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2008 Subaru Impreza Outback Sport - Broken camshaft

Trying to help out my sister-in-law with a 2008 Impreza, 64K miles that dealer just diagnosed with a broken camshaft (it’s apart, it’s broken at midpoint).

A month ago they replaced timing belt, cam seals, 3 timing belt pulleys, left OSV valve. 30 days later the car sputtered, check engine light came on, car towed to dealer with a broken camshaft. As they’re concerned about removing all metal shards within existing motor, they are recommending installation of a remanufactured engine at $5600 ($3500 engine + $1800 labor + $300 misc).

In my 50 years experience with cars, have never heard of this one! Maybe on a top fuel dragster? But a Subie with 60k? Perhaps its just one of those rare freak things :frowning:

Other odd thing about timing belt, dealer had previously replaced it in April of this year at 61.5K???

So what is your question? Do camshafts break, yes, they do. Not commonly but is can happen. Is is related to previous work? Maybe. Nearly impossible to determine without expensive analysis. Is it worth a reman engine in an 11 year old car? Only your sister can decide that.

Depending on the condition of the rest of the car,

Can she replace the car with something as nice and as well maintained, low mileage and a rebuilt engine as her car is for $5600 ?

The car is 13 years old with very low miles. I wonder if the light use and depending upon the oil change regimen if the engine sludged up and cut off oil flow to the camshaft which then led to it seizing and breaking.

Metal shards seems to be a pretty weak reason to me to recommend 5600 dollars worth of engine. If engine sludge is not a factor then it seems that someone should figure out WHY the camshaft broke before suggesting a new engine.


I had a customers camshaft break on their Honda Civic with 60,000 miles.

They maintained the vehicle religiously since the vehicle was new.

Stuff happens.


I would not replace the engine just for a broken camshaft. Any metal shards will be visible in the area under the valve cover or they will have migrated to the oil pan. The oil pick up has a screen that will stop most shards. Anything that can get through the mesh of the screen will next go through the oil pump which has pretty good clearance and into the oil filter. Anything that gets past the oil filter won’t be big enough to do any harm.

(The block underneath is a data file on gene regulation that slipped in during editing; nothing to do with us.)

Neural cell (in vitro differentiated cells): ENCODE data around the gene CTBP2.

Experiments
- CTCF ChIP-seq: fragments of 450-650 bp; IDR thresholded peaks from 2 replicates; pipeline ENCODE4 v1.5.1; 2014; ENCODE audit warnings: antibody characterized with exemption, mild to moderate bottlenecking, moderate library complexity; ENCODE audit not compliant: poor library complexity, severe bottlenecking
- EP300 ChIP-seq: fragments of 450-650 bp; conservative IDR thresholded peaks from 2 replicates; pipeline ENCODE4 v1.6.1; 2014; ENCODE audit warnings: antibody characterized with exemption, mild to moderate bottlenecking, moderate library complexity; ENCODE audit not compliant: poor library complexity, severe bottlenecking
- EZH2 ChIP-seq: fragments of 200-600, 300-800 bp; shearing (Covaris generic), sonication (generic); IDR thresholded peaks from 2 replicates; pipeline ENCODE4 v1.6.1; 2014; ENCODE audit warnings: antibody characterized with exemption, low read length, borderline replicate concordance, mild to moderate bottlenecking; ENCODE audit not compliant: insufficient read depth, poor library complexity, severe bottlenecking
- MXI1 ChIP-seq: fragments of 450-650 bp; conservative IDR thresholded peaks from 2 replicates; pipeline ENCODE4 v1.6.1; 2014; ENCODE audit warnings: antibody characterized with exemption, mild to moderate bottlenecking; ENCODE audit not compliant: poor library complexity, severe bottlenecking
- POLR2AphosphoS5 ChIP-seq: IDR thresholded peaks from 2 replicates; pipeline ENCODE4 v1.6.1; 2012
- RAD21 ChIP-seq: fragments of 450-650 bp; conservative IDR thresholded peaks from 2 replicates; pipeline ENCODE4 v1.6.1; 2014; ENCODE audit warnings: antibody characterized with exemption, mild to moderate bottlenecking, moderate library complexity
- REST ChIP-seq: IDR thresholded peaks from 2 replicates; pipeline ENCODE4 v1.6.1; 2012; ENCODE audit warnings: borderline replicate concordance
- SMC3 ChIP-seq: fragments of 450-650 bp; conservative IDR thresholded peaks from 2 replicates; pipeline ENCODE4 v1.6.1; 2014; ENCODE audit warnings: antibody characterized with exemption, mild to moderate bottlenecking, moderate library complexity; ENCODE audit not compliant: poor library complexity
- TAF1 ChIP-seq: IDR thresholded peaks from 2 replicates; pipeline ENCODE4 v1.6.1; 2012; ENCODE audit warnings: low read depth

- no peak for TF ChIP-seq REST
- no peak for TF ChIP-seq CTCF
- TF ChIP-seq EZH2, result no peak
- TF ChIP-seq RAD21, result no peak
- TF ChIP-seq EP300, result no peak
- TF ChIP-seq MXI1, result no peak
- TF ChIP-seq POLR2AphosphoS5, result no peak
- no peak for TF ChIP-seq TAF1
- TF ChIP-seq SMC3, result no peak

BUT, the head with the broken camshaft may need to come off because there is a chance that a valve or two may have hit a piston. The top of the piston may need to be smoothed off. But the valves that hit it will be bent and need to be replaced. You could do both head gaskets at this time if you want but if money is tight, one will be enough for now.

At this time you could drop the pan and clean it out. Even if you don’t drop the pan but are still concerned about shards, the camshaft is steel and there are these really strong magnets that you can stick to the bottom of the pan that will attract and hold any metal particles.

The oil pan drain plug may already be magnetic but if it is not, you can get this:

Every time you change the oil, you will be able to wipe off any metal particles off the drain plug.

Edit: to determine if a valve or two are damaged, the mechanic can do a leak down test before pulling the head. If it passes that, you just saved a bunch of money.

I’ve seen a few broken cams over the years and the cause was always lack of lubrication in the camshaft saddles in the cylinder head. It doesn’t take much in the line of neglected oil changes to start plugging up those small oil pressure ports.

I just don’t think a broken cam justifies the need for another engine; unless the existing engine is oil sludged.